Plans for a 7-Eleven convenience store on West Main Street near Osborn Avenue received final site plan approval last night by the Riverhead Planning Board.
The applicant will demolish an existing vacant building on the one-acre site situated on the Peconic River and build a 3,075-square-foot one-story building to be occupied as a 7-Eleven convenience store. The existing vacant building was previously used for an auto repair shop.
Planning board Vice Chairman Ed Densieski abstained from the vote, which granted approval 4-0. Densieski thanked the planning department staff and the applicant for their hard work to improve the look of the proposed building.
“It’s a heck of a lot better but it is in a historic district downtown and I don’t think the 7-Eleven logo colors are appropriate,” Densieski said before voting. He said he preferred prefers pastels or earth tones to the corporate logo’s orange and green theme and he argued for that change at prior meetings. The developer said the client, 7-Eleven, would not agree to the change.
Riverhead Raceway site improvements
Board members reviewed an application by Riverhead Raceway to make landscaping and site improvements along its northern boundary which fronts Route 58. The raceway owners want to remove the existing chain-link fence and vegetation and place boulders along the front property line.
Planning department staff member Greg Bergman recommended that the board require the raceway to augment existing vegetation rather than remove what’s there.
“The existing vegetation is sparse, but staff does not recommend removal,” Bergman told the board. “It would remove any visual screening…Removal is contrary to what the board has strived for along Old Country Road.”
Planning Board Chairman Stan Carey noted that the board has been requiring properties in that area of Route 58 to put in “gentle berms” and plant them.
“Why would we vary from that?” Carey asked. “Put in a slight berm with plantings and put in these rocks behind it.”
The applicant’s intent is “to take an old, tired site and make it more aesthetically attractive,” said the raceway’s engineering consultant, Tom Wolpert of Young and Young.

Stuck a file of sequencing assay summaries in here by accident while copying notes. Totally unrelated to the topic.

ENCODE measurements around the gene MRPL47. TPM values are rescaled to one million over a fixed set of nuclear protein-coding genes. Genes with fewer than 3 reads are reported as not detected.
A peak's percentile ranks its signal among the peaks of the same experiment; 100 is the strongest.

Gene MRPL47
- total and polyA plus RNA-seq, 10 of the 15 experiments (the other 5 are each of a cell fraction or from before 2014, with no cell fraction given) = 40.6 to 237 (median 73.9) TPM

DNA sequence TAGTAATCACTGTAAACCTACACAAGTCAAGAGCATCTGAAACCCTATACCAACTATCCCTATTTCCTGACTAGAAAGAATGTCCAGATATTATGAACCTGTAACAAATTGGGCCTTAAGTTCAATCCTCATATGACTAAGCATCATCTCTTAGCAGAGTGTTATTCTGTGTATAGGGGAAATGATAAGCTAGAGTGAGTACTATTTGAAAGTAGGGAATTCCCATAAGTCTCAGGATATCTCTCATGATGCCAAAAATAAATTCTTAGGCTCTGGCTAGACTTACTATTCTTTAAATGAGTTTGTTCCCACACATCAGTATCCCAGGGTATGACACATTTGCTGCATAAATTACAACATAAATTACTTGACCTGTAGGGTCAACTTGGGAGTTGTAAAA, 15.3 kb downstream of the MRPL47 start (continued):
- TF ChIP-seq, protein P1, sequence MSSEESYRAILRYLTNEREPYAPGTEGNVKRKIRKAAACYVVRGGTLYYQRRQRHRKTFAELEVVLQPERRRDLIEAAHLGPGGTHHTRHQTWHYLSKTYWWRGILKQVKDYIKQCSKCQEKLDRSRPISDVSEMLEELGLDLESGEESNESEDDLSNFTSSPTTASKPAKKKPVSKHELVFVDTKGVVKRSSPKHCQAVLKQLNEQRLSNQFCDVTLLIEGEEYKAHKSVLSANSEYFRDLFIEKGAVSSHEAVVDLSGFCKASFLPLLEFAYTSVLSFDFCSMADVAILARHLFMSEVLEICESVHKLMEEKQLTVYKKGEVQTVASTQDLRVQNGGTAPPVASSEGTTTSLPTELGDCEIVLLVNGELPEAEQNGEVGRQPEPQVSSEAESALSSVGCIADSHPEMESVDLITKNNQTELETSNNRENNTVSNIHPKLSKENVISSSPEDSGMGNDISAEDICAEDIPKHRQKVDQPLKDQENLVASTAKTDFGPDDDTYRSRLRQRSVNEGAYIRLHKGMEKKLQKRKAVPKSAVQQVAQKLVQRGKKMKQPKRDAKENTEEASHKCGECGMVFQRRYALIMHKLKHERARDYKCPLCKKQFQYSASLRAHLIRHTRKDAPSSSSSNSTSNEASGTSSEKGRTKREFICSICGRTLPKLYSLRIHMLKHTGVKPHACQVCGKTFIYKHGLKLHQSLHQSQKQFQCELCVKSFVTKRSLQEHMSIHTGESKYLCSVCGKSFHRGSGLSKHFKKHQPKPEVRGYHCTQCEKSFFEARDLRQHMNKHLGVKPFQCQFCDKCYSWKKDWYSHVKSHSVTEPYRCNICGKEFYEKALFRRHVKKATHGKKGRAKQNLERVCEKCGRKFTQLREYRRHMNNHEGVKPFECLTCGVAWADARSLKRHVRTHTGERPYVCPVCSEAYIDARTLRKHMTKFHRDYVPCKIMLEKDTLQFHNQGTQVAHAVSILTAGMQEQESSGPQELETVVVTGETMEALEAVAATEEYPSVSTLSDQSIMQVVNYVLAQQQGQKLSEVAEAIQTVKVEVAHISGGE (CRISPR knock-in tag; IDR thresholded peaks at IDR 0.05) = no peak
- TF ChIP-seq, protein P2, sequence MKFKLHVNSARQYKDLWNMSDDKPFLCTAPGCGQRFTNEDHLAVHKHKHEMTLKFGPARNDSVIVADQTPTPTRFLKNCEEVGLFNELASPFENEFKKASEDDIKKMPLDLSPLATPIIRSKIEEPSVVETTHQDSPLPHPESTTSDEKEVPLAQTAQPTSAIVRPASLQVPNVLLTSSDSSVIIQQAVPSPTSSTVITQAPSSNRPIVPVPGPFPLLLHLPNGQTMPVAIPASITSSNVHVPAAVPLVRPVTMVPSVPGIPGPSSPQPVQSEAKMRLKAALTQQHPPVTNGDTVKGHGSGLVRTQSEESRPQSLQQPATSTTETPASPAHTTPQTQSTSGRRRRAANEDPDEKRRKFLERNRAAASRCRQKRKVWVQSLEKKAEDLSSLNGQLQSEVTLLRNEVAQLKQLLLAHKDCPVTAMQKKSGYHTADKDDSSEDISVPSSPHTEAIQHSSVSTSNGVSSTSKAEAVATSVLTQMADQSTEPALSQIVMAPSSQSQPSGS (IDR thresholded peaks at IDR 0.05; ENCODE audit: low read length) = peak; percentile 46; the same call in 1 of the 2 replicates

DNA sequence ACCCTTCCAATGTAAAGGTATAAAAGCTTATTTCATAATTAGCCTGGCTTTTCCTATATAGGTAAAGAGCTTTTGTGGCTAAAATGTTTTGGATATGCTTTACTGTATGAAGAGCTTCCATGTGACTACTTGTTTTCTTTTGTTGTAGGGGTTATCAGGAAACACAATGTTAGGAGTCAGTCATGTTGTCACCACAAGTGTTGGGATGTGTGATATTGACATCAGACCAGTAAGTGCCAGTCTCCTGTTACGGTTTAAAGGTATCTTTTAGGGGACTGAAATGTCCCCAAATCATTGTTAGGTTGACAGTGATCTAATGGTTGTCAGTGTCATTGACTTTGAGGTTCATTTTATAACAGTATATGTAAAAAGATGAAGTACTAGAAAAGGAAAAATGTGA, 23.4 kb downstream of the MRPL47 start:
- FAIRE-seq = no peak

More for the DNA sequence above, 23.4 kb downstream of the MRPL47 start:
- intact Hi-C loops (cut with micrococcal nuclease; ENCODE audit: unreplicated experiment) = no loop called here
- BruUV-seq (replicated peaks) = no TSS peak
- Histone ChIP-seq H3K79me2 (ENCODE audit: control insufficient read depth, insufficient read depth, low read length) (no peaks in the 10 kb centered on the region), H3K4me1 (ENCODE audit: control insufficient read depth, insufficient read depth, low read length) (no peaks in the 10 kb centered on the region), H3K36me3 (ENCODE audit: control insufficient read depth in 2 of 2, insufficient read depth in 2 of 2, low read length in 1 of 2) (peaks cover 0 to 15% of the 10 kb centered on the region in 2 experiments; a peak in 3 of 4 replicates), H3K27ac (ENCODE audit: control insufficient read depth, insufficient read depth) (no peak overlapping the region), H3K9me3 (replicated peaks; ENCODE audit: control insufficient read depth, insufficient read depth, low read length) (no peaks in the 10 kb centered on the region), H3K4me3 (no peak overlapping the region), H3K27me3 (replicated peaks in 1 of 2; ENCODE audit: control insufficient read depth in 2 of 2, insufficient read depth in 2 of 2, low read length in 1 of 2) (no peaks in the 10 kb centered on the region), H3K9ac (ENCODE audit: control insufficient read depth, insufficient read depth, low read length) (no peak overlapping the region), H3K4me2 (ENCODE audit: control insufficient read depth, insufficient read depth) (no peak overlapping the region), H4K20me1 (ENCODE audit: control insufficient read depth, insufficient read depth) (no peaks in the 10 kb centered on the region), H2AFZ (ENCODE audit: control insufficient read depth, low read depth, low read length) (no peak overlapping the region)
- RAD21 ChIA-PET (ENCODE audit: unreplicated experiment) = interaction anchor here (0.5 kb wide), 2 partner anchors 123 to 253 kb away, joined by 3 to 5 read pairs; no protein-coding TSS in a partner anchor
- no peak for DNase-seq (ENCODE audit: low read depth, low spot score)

“If you go by there now, it looks like a prison, surrounded by a chain link fence with barbed wire. We’re trying to make it less institutional and more attractive,” he said.
“We’re certainly in favor of making it look nicer,” Carey said.
The raceway will return to the planning board with “more detail” about the improvement plans.
Plan for retail shops and apartments on E. Main Street gains preliminary approval
The board last night granted preliminary site plan approval for a site plan application to develop a vacant parcel at 836 East Main Street with a mixed-use building consisting of 6,558 square feet of ground-level retail and 6,780 square feet of second-floor residential apartments. The plan proposes eight apartments ranging in size from 532 square feet to 980 square feet.
The .77-acre site, located on the northeast corner of East Main Street and Prospect Place, is within the Hamlet Center zoning use district.
Planning board member Joseph Baier voted no on the application, objecting to the size of the apartments.
“I don’t like anything less than 600 square feet,” he said, reiterating an objection he consistently voiced about the apartments at the mixed-use development on the corner of Osborn Avenue and Pulaski Street.
We need your help.
Now more than ever, the survival of quality local journalism depends on your support. Our community faces unprecedented economic disruption, and the future of many small businesses are under threat, including our own. It takes time and resources to provide this service. We are a small family-owned operation, and we will do everything in our power to keep it going. But today more than ever before, we will depend on your support to continue. Support RiverheadLOCAL today. You rely on us to stay informed and we depend on you to make our work possible.